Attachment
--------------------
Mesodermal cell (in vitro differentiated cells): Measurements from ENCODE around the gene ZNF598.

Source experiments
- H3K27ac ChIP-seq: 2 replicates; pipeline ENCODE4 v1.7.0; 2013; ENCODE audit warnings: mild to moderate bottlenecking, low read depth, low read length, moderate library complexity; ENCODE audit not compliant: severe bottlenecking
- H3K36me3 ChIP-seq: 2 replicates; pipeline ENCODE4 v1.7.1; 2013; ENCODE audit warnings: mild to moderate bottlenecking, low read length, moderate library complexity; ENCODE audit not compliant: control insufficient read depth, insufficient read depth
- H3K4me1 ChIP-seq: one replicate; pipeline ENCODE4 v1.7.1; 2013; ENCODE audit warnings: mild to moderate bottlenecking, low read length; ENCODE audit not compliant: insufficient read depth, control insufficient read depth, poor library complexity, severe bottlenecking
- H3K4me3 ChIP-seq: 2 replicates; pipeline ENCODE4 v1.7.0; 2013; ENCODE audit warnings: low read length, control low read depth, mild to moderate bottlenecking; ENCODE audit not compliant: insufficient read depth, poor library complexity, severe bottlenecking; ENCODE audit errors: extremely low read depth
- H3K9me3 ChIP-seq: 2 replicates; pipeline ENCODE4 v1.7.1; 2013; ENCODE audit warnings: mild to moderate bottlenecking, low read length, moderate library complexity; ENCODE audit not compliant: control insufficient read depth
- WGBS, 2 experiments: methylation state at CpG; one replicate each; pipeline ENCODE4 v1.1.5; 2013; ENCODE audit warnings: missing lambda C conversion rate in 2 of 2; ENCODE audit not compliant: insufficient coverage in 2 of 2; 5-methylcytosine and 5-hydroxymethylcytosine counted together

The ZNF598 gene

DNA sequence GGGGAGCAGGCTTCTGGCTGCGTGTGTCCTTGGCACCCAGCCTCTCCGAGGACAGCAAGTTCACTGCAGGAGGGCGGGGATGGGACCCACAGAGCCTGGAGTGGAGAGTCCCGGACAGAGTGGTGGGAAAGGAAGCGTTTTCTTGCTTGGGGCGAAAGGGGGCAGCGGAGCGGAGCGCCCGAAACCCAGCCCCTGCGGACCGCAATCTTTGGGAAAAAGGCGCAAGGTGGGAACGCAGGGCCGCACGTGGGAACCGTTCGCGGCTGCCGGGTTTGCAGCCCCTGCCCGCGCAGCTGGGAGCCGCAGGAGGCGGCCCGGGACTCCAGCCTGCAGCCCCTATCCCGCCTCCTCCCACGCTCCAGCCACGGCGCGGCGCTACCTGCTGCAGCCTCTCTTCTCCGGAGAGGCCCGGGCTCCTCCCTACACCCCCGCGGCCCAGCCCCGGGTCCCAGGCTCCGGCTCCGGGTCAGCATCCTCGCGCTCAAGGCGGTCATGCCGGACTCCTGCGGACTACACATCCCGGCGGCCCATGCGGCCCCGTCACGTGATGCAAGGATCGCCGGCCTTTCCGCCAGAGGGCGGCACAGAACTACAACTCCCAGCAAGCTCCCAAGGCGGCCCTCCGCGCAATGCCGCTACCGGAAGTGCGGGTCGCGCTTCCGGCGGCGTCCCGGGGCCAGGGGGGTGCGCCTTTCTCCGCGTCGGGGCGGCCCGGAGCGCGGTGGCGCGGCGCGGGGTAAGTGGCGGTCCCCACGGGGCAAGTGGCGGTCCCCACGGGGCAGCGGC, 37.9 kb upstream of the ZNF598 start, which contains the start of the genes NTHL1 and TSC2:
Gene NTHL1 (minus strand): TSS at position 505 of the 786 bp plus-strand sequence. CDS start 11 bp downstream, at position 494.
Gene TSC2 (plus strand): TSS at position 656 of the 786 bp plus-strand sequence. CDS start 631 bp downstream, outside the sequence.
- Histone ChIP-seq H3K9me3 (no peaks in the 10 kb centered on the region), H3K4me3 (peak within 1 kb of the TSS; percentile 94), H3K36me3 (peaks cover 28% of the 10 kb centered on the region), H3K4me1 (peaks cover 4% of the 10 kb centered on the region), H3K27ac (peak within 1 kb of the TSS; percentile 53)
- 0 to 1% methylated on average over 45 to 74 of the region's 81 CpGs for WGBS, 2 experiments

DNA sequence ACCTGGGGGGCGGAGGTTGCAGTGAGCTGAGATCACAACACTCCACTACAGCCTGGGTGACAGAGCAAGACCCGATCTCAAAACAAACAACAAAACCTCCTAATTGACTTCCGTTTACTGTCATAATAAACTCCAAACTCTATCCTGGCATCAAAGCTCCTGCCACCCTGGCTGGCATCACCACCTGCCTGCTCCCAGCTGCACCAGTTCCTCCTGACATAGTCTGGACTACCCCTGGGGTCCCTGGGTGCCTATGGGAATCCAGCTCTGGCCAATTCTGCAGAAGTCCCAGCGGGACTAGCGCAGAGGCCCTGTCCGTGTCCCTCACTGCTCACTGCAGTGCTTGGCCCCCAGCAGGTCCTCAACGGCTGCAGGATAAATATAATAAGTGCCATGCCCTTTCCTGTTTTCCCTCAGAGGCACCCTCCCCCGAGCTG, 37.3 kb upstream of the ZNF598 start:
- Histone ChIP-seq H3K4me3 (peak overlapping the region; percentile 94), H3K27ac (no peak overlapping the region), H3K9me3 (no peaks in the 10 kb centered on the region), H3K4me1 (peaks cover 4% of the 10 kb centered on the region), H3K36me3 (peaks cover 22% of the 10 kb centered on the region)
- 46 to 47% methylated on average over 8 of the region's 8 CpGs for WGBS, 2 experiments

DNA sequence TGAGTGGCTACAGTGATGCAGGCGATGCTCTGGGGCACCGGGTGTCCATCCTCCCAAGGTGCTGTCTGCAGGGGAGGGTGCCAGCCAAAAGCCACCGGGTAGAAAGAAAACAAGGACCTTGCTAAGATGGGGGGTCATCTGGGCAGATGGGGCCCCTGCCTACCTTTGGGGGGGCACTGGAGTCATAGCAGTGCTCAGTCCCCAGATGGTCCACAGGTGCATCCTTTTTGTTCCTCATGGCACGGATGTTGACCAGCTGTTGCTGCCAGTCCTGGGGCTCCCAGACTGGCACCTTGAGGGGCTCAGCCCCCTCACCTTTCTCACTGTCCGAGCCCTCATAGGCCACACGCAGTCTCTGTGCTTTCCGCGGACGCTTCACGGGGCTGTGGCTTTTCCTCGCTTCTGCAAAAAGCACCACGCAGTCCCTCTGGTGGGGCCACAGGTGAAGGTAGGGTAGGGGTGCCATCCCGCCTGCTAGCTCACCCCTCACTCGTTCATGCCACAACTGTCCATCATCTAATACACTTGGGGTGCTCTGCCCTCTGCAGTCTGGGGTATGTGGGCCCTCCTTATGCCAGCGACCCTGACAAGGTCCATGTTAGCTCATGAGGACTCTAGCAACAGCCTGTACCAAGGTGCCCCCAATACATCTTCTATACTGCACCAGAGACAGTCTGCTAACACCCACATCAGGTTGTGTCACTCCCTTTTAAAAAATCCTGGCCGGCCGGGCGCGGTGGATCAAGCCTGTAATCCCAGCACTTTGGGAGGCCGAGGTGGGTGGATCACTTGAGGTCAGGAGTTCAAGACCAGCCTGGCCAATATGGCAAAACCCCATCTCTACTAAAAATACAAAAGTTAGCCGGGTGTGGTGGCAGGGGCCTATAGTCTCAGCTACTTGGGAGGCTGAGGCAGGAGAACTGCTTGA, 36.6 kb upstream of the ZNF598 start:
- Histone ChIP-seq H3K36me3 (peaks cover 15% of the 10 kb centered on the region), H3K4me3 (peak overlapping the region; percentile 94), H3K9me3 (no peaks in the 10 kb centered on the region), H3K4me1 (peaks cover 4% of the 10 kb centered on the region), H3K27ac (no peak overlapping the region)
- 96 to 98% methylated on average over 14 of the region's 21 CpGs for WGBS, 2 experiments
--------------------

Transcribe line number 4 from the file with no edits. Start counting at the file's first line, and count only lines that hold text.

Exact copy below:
- H3K36me3 ChIP-seq: 2 replicates; pipeline ENCODE4 v1.7.1; 2013; ENCODE audit warnings: mild to moderate bottlenecking, low read length, moderate library complexity; ENCODE audit not compliant: control insufficient read depth, insufficient read depth